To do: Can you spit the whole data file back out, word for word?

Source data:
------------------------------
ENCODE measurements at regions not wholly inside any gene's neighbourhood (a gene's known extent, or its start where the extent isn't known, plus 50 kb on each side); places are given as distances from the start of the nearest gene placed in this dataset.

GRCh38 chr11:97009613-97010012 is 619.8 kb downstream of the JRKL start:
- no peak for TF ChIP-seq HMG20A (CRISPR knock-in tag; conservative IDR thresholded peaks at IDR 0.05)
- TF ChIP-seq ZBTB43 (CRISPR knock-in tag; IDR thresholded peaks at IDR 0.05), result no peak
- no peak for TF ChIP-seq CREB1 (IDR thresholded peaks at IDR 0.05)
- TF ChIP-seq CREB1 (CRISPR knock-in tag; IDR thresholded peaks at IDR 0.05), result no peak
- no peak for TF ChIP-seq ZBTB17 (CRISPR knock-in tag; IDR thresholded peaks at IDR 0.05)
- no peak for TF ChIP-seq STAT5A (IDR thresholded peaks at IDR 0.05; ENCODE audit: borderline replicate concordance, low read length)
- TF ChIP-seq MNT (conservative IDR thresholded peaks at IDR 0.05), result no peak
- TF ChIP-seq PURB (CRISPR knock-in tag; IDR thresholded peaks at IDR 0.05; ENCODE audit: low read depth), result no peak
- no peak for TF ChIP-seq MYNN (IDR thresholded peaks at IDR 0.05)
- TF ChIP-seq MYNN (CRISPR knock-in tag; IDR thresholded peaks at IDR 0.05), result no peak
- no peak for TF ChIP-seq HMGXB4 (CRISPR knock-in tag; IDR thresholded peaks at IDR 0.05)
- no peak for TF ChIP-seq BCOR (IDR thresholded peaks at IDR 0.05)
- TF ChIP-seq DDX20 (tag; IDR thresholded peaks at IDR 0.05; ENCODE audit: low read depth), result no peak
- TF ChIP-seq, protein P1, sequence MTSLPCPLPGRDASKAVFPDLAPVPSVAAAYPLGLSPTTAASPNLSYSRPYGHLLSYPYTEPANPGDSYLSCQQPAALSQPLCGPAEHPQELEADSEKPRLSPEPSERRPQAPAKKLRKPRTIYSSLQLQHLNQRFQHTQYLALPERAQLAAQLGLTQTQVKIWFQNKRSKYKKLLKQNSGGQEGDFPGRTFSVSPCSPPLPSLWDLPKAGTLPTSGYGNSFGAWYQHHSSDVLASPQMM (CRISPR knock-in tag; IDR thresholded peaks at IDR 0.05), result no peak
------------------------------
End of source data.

ENCODE measurements at regions not wholly inside any gene's neighbourhood (a gene's known extent, or its start where the extent isn't known, plus 50 kb on each side); places are given as distances from the start of the nearest gene placed in this dataset.

GRCh38 chr11:97009613-97010012 is 619.8 kb downstream of the JRKL start:
- no peak for TF ChIP-seq HMG20A (CRISPR knock-in tag; conservative IDR thresholded peaks at IDR 0.05)
- TF ChIP-seq ZBTB43 (CRISPR knock-in tag; IDR thresholded peaks at IDR 0.05), result no peak
- no peak for TF ChIP-seq CREB1 (IDR thresholded peaks at IDR 0.05)
- TF ChIP-seq CREB1 (CRISPR knock-in tag; IDR thresholded peaks at IDR 0.05), result no peak
- no peak for TF ChIP-seq ZBTB17 (CRISPR knock-in tag; IDR thresholded peaks at IDR 0.05)
- no peak for TF ChIP-seq STAT5A (IDR thresholded peaks at IDR 0.05; ENCODE audit: borderline replicate concordance, low read length)
- TF ChIP-seq MNT (conservative IDR thresholded peaks at IDR 0.05), result no peak
- TF ChIP-seq PURB (CRISPR knock-in tag; IDR thresholded peaks at IDR 0.05; ENCODE audit: low read depth), result no peak
- no peak for TF ChIP-seq MYNN (IDR thresholded peaks at IDR 0.05)
- TF ChIP-seq MYNN (CRISPR knock-in tag; IDR thresholded peaks at IDR 0.05), result no peak
- no peak for TF ChIP-seq HMGXB4 (CRISPR knock-in tag; IDR thresholded peaks at IDR 0.05)
- no peak for TF ChIP-seq BCOR (IDR thresholded peaks at IDR 0.05)
- TF ChIP-seq DDX20 (tag; IDR thresholded peaks at IDR 0.05; ENCODE audit: low read depth), result no peak
- TF ChIP-seq, protein P1, sequence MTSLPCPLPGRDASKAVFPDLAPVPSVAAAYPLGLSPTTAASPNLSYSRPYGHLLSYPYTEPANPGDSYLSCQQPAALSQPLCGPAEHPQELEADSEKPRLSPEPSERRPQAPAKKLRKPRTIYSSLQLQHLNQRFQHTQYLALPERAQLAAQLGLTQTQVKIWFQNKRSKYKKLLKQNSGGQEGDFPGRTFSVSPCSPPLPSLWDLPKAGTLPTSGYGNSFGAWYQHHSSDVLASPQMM (CRISPR knock-in tag; IDR thresholded peaks at IDR 0.05), result no peak